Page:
I will die for these animals, I will die for these animals, I will die for these animals.
At the time Elkit shared her views on the film, I wrote as a comment:
From what I have gathered, the fellow went into the wilds to get away from his alcoholism and entered the world of mania. He styled himself as the “savior” or “protector” of the bears, but he did nothing except chase them around.
I am no psychiatrist, but the man sounds bipolar. Yes, he sentimentalized but the sentimentalization was downright clinical and, in the end, cost him and his girlfriend their lives.
Danger to self and others. What a little lithium might have done for him.
I hadn’t seen the film then. Now I have. And it vindicates my opinion: Treadwell suffered from bipolar disorder. At one point, his “widow” reveals that he sought the help of a psychiatrist and was placed on mood stabilizers. He didn’t like the side effects, however: he craved the highs and the lows.
Treadwell entered the wilds to curb his drinking and drug abuse. It did do that for him. Why wouldn’t it? He spent months and months away from civilization. There were no liquor stores or pushers in the wilderness. Getting off the juice was easy.
Instead, he took a spoon and a match. Then he placed a liberal dose of teddy bear “wilderness” in the bowl of the spoon, heated it up, and injected it into his brain. Treadwell saw himself as protector of the bears, but a native American spokesman who Herzog interviewed says that his act showed disrespect for the animal. He invaded their territory which the Aleut would never do. The film shows him treating the bears like pet dogs, attempting to rub them and scratch them on the nose. The bears didn’t quite like this.
At another point, he gives a bear fighting advice, as if he had just witnessed a WWWF match. His arrogance asserts itself most strongly when he castigates the National Park Service for having a 100 yard rule concerning the grizzlies and for requiring that he move his campsite once a week so as to minimize environmental damage.
The behavior of this self-proclaimed “environmentalist was grandiose and reckless. Yet in addition to the critical voices, there are others who didn’t get that he was sick. “Oh that was Timothy,” they say. Never mind that he tried to pass himself off as an Australian, so badly that one friend said that his accent sounded more like a bad JFK. Never mind that he dragged a teddy bear along on his wilderness trips. Never mind that he endangered his life and the lives of others. Never mind that he forged an image of himself as a rugged individualist alone in the wilderness while bringing along unacknowledged girlfrends who held the camera for him and carefully stayed out of the shots.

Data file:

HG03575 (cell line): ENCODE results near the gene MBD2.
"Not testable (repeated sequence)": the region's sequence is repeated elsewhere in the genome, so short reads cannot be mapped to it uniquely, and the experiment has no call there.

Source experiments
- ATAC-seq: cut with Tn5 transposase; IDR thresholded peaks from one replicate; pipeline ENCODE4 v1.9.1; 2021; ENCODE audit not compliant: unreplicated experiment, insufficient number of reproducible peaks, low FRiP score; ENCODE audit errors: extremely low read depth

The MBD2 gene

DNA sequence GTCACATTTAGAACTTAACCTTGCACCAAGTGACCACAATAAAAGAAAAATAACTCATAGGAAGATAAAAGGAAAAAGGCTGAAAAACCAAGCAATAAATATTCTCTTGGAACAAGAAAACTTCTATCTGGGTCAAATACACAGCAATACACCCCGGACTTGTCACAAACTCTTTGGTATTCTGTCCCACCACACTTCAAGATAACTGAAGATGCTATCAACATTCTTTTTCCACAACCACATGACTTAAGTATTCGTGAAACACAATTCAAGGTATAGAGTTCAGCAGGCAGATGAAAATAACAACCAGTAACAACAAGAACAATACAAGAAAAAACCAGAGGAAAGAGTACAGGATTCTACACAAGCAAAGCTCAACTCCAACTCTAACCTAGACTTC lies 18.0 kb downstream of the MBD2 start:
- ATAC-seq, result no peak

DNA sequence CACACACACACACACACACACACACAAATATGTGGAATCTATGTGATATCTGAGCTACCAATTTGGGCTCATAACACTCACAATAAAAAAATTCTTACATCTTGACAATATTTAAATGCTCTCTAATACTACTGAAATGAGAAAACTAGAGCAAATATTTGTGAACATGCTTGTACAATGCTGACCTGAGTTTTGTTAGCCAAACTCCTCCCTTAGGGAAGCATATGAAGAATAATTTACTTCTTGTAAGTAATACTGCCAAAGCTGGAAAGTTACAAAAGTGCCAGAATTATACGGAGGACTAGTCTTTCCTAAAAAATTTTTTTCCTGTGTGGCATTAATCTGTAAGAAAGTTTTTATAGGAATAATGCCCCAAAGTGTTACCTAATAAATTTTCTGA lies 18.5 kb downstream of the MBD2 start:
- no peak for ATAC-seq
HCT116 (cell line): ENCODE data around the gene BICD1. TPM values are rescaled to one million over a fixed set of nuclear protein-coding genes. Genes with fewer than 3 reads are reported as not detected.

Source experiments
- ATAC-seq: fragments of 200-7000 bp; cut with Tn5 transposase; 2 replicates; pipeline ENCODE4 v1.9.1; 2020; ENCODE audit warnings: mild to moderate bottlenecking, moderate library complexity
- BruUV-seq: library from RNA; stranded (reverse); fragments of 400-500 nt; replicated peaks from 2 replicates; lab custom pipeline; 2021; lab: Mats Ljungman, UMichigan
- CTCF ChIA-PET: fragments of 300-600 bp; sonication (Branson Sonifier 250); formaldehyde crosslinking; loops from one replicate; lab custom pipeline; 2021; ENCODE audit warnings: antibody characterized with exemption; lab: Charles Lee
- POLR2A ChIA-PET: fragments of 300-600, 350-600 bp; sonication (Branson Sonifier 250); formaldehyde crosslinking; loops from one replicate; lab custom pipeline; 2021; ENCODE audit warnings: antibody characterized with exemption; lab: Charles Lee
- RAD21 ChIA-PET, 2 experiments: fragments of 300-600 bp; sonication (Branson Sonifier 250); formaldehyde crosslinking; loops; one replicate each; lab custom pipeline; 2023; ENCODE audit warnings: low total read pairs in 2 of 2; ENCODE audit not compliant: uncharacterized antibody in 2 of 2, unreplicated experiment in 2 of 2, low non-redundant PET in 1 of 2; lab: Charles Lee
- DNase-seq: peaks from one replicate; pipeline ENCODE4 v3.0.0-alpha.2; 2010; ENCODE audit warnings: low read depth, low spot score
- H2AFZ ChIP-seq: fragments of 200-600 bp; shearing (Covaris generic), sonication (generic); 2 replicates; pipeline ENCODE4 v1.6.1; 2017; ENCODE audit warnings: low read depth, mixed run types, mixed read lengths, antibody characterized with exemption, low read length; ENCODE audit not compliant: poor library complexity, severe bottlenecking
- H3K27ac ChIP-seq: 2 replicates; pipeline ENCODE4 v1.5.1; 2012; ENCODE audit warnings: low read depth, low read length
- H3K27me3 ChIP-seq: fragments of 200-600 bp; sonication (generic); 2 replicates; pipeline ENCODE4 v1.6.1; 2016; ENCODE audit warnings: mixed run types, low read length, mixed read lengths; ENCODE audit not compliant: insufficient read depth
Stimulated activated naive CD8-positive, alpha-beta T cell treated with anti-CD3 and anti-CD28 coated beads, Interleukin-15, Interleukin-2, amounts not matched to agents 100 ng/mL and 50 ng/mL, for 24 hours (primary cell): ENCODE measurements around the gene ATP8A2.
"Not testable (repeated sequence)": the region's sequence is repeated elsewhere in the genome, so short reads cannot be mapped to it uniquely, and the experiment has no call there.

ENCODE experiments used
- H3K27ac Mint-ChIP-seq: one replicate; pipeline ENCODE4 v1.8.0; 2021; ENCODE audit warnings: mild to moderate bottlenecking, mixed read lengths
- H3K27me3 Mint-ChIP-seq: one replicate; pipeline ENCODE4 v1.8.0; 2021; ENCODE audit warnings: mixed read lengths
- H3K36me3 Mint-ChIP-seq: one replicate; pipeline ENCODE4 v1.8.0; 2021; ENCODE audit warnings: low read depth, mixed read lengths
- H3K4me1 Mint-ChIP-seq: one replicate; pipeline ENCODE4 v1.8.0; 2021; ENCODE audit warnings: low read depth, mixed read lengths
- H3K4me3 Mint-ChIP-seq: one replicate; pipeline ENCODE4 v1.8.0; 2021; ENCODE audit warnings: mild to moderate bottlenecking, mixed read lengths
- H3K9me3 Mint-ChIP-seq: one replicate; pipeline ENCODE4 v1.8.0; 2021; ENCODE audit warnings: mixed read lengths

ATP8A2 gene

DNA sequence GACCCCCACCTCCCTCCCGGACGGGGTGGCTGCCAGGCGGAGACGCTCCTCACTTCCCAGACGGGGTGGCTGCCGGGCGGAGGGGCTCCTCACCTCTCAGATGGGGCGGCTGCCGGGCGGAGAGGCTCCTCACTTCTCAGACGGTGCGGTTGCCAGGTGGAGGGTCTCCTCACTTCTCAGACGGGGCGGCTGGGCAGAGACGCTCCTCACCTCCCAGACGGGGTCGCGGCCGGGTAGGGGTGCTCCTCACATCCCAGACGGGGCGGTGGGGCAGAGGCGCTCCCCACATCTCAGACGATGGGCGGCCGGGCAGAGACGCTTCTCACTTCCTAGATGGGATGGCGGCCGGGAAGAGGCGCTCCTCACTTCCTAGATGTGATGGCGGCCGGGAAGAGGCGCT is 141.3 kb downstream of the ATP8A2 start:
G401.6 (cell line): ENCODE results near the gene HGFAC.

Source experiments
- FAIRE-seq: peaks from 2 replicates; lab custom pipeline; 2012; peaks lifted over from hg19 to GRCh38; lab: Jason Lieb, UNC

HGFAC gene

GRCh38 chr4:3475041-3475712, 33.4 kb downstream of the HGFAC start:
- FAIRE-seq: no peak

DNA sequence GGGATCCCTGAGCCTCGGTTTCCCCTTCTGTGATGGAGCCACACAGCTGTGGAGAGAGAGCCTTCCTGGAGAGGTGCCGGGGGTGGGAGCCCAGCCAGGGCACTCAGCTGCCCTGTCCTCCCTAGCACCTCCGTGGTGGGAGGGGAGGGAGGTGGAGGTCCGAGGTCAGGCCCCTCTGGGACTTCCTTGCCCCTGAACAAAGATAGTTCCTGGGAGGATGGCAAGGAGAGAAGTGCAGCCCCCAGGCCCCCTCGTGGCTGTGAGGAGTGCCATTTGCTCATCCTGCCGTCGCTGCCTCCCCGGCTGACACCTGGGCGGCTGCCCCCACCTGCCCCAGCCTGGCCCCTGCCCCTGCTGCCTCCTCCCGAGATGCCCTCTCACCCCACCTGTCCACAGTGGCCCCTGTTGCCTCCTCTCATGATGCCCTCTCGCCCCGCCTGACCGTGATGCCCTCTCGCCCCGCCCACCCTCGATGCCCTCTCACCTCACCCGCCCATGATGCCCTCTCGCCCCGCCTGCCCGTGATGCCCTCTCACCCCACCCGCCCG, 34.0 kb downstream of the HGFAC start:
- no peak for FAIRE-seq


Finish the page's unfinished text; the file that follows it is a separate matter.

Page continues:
When he died, his death brought wails from his supporters and cruel jibes from extremists on the anti-environmentalist end. I think Timothy never got out of the teddy bear stage. He never got that grizzlies were the most dangerous animals on the planet and that he was not immune to their bites and their claws.
For him, they were no more dangerous than plastic action figures.
Towards the end of the film, the coroner who sorted through the remains of Treadwell and his girlfriend describes what happened in the last six minutes. Amy beating the bear over the head with a frying pan, over and over. Timothy crying for her to get out as he suddenly realizes that what he said in one of his earlier videos was dead on: They can kill you. They can decapitate you.” And that is what happened.
Friends say that they think that Timothy died the way he wanted to die. Yet on his own camera, he says that he never wants to be hurt by a bear. I think that in that last moment, it may have dawned on him how foolhardy his self-proclaimed apostlehood of the Bear was.
In that last terrible moment, Timothy realized the price one pays for mistaking his mood swings for the Voice of The Grizzly Lord. He died for those animals. He became their meat.